Every weakness has a corresponding strength
In a nutshell: Before you take to heart any piece of negative feedback, you have to contemplate how that weakness may serve you. Then, and only then should you think about how to address the weakness, otherwise you risk the chance of losing a corresponding strength.
It’s safe to say I embody the characteristics of a zealot, especially pertaining to waste, fitness, and food. Moderation has never been my forte and I’ve been told many times I embody the headstrong characteristics of a Taurus. When it comes to my passions for sustainability and healthy lifestyles, I’ve found myself getting so obsessed and distraught in a situation that I’ve thought in frustration, “sometimes I simply wish I didn’t care.” Having a peace-of-mind - a better way to say moderation since that word is purely subjective - seems to be a constant internal mission.
Whether it be obsessing with minimizing waste, following a plant-based diet, waking up at 5:30 to exercise even though my body craves more sleep, friends and family have advised that these are “extremist” habits, that I should be more “moderate”, and “choose my battles”. While my lack of moderation may resemble a weakness, I’ve learned that before you take to heart any piece of feedback, you have to first contemplate how that weakness may serve you. Reid Hoffman, the co-founder of LinkedIn offers this sound point*, “Most strengths have corresponding weaknesses. If you try to manage or mitigate a given weakness, you might also eliminate the corresponding strength.”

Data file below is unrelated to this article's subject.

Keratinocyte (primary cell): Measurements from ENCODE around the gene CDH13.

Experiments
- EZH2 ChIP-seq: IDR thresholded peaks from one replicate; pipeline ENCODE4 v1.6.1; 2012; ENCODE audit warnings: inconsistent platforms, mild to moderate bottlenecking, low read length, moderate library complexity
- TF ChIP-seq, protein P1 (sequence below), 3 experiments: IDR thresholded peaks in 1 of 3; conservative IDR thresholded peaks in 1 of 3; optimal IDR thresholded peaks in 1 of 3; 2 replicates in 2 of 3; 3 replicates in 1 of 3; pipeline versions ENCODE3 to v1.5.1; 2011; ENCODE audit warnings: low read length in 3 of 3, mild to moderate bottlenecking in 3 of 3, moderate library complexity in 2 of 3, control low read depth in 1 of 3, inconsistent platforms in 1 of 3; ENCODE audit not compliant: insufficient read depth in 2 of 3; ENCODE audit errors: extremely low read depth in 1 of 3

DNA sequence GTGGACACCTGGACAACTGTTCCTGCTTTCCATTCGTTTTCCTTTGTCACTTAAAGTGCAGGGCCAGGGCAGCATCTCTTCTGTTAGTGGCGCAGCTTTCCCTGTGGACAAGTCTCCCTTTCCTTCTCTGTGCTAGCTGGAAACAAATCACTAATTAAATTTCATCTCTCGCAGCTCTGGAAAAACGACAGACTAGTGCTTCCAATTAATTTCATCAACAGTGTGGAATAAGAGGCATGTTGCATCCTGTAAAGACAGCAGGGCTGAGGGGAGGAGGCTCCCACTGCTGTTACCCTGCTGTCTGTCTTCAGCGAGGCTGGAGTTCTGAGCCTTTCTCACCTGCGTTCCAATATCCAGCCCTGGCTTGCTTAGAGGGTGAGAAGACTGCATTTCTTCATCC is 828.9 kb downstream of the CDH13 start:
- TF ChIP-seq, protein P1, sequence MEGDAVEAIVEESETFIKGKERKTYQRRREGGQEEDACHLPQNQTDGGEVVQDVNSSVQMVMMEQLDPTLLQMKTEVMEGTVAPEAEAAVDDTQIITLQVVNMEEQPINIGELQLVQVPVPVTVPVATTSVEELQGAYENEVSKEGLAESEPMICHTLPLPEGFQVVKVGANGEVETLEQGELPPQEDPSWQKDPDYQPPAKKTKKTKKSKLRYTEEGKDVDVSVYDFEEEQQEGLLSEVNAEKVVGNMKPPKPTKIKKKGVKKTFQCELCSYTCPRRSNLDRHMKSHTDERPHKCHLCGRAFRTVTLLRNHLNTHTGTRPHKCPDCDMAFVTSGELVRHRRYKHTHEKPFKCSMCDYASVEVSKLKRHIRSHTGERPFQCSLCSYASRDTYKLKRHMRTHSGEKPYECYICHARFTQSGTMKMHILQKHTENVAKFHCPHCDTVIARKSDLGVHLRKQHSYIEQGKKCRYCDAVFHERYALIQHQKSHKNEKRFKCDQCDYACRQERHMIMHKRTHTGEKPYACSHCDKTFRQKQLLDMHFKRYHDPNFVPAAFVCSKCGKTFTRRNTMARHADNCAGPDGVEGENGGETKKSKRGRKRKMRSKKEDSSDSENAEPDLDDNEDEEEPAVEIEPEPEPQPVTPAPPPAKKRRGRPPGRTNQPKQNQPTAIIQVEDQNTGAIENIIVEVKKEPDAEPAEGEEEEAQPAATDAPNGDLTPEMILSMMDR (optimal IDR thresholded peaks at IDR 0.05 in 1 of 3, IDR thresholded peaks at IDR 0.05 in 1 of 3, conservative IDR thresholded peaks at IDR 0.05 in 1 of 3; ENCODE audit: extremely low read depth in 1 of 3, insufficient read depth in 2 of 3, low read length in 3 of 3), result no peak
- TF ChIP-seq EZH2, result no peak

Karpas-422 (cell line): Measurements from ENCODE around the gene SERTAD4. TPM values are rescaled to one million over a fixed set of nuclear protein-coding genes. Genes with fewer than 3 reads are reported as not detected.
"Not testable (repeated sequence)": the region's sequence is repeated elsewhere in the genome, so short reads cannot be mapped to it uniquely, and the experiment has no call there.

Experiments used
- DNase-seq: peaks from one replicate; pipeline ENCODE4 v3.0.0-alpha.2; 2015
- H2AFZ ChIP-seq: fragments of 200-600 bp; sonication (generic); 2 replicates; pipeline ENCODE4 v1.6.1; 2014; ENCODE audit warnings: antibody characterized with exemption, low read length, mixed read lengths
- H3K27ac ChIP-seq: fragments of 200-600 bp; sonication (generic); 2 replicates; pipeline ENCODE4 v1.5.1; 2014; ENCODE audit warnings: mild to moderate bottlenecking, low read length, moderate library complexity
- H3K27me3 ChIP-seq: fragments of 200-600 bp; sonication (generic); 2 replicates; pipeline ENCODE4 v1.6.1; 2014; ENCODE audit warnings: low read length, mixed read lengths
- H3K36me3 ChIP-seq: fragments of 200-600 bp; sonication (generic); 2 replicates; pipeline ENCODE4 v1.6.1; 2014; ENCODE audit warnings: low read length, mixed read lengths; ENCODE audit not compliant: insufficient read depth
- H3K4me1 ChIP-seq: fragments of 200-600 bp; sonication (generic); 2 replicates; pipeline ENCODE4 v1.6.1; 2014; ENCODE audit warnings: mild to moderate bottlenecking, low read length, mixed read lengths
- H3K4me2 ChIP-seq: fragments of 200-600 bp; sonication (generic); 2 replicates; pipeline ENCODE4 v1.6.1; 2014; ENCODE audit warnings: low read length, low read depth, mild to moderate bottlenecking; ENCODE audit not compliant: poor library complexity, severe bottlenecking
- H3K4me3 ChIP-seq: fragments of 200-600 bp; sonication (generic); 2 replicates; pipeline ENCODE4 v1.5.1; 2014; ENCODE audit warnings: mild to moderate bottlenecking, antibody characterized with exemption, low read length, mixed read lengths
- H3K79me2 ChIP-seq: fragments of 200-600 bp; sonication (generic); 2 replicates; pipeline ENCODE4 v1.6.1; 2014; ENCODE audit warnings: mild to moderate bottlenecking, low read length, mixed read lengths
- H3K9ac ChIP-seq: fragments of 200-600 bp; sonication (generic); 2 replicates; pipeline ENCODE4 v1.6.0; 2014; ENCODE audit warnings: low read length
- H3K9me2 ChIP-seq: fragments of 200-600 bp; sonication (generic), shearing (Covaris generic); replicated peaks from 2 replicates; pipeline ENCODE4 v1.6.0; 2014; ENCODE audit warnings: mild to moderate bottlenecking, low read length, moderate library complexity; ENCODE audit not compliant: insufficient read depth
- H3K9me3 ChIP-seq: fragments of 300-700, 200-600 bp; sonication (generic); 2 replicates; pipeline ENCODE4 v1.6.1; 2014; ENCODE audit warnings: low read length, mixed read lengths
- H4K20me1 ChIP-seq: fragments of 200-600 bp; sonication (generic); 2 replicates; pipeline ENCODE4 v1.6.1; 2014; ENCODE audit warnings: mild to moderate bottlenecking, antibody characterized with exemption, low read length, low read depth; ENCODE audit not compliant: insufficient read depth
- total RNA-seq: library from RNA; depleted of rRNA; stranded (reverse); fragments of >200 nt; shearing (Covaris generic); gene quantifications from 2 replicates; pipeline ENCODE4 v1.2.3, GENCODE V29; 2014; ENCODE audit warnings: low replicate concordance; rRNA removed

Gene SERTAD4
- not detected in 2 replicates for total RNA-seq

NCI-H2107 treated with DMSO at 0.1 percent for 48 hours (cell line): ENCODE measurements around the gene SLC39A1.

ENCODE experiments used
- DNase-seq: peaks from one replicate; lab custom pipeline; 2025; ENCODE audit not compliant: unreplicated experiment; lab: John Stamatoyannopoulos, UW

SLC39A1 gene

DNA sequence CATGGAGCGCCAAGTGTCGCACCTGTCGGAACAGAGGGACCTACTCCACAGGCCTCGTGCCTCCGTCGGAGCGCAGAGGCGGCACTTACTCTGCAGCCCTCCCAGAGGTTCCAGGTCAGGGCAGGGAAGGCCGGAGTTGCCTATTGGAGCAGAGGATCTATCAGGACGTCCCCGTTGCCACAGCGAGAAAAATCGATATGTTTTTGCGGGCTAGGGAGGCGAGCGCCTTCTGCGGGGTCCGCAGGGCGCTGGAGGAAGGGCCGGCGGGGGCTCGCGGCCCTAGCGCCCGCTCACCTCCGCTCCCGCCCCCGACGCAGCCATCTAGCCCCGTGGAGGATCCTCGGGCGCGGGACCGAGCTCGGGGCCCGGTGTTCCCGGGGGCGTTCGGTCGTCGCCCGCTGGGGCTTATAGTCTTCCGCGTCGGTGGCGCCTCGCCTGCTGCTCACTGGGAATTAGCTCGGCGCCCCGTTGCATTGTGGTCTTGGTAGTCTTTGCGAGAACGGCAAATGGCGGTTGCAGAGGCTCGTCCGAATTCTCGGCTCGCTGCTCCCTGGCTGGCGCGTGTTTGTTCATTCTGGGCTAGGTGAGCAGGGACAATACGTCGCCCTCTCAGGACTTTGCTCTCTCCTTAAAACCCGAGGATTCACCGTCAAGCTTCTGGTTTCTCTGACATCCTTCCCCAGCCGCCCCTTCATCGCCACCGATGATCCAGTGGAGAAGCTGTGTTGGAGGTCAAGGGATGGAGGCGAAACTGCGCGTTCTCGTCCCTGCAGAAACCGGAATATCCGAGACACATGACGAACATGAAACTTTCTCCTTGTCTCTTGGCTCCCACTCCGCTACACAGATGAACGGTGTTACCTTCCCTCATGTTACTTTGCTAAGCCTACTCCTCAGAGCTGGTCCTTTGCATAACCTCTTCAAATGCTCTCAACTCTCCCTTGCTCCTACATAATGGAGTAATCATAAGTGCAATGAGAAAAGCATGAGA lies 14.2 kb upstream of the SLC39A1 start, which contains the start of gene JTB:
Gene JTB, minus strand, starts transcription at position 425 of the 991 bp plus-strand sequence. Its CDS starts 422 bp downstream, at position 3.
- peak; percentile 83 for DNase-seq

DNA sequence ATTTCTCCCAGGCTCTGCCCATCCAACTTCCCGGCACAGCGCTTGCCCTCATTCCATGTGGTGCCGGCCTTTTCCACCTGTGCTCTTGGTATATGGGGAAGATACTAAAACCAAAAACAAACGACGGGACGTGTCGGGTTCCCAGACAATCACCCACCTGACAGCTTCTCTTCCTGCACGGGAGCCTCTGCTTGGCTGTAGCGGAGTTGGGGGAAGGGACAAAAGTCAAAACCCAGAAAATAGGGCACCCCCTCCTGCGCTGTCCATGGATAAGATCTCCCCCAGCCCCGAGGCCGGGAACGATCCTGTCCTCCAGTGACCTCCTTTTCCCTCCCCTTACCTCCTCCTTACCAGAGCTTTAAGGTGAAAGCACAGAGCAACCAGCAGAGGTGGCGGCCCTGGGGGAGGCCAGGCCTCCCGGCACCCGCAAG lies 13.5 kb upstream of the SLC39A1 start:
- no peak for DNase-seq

For me, I interpret my weakness of “extremism” as evidence of my passion and dedication. Sure, through most people’s eyes I’m sure its oddly extreme that I ask the bartender to not put a straw in my cocktail in efforts to live plastic-free, or that I bombard the waiter with questions regarding the fish on my menu (yes, this Portlandia scene totally resonates and anyone close to me understands #sorrynotsorry), but if I didn’t do these things and instead just talked the talk with no substantial action i.e. sad facing Facebook posts of seals choked by plastic bags, then I simply wouldn’t be myself. So, before you get too hard on yourself for a weakness, really take the time to consider to what extent that weakness is actually a problem worth addressing; you might realize that it’s not much of a problem at all when thinking about the bigger picture.
*Thank you Tea Time with Tara for sharing the post with this quote